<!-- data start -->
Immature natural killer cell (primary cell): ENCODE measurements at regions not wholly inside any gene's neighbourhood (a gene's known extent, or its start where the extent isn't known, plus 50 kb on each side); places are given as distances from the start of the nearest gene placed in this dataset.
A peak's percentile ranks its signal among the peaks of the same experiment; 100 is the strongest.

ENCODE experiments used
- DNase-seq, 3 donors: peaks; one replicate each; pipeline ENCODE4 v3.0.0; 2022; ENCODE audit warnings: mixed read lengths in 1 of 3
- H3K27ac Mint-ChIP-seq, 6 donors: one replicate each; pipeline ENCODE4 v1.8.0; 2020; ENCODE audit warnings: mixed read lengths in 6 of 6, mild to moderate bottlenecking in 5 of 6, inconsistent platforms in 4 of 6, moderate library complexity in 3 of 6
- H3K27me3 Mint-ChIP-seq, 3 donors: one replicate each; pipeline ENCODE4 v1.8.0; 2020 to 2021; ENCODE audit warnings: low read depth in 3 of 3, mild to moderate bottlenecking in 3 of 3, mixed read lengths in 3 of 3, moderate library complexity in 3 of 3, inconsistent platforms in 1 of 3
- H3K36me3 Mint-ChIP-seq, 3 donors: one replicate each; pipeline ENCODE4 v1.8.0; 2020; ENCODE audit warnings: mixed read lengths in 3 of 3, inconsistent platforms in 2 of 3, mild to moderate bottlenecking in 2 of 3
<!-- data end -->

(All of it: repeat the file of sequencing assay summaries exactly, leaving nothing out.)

Immature natural killer cell (primary cell): ENCODE measurements at regions not wholly inside any gene's neighbourhood (a gene's known extent, or its start where the extent isn't known, plus 50 kb on each side); places are given as distances from the start of the nearest gene placed in this dataset.
A peak's percentile ranks its signal among the peaks of the same experiment; 100 is the strongest.

ENCODE experiments used
- DNase-seq, 3 donors: peaks; one replicate each; pipeline ENCODE4 v3.0.0; 2022; ENCODE audit warnings: mixed read lengths in 1 of 3
- H3K27ac Mint-ChIP-seq, 6 donors: one replicate each; pipeline ENCODE4 v1.8.0; 2020; ENCODE audit warnings: mixed read lengths in 6 of 6, mild to moderate bottlenecking in 5 of 6, inconsistent platforms in 4 of 6, moderate library complexity in 3 of 6
- H3K27me3 Mint-ChIP-seq, 3 donors: one replicate each; pipeline ENCODE4 v1.8.0; 2020 to 2021; ENCODE audit warnings: low read depth in 3 of 3, mild to moderate bottlenecking in 3 of 3, mixed read lengths in 3 of 3, moderate library complexity in 3 of 3, inconsistent platforms in 1 of 3
- H3K36me3 Mint-ChIP-seq, 3 donors: one replicate each; pipeline ENCODE4 v1.8.0; 2020; ENCODE audit warnings: mixed read lengths in 3 of 3, inconsistent platforms in 2 of 3, mild to moderate bottlenecking in 2 of 3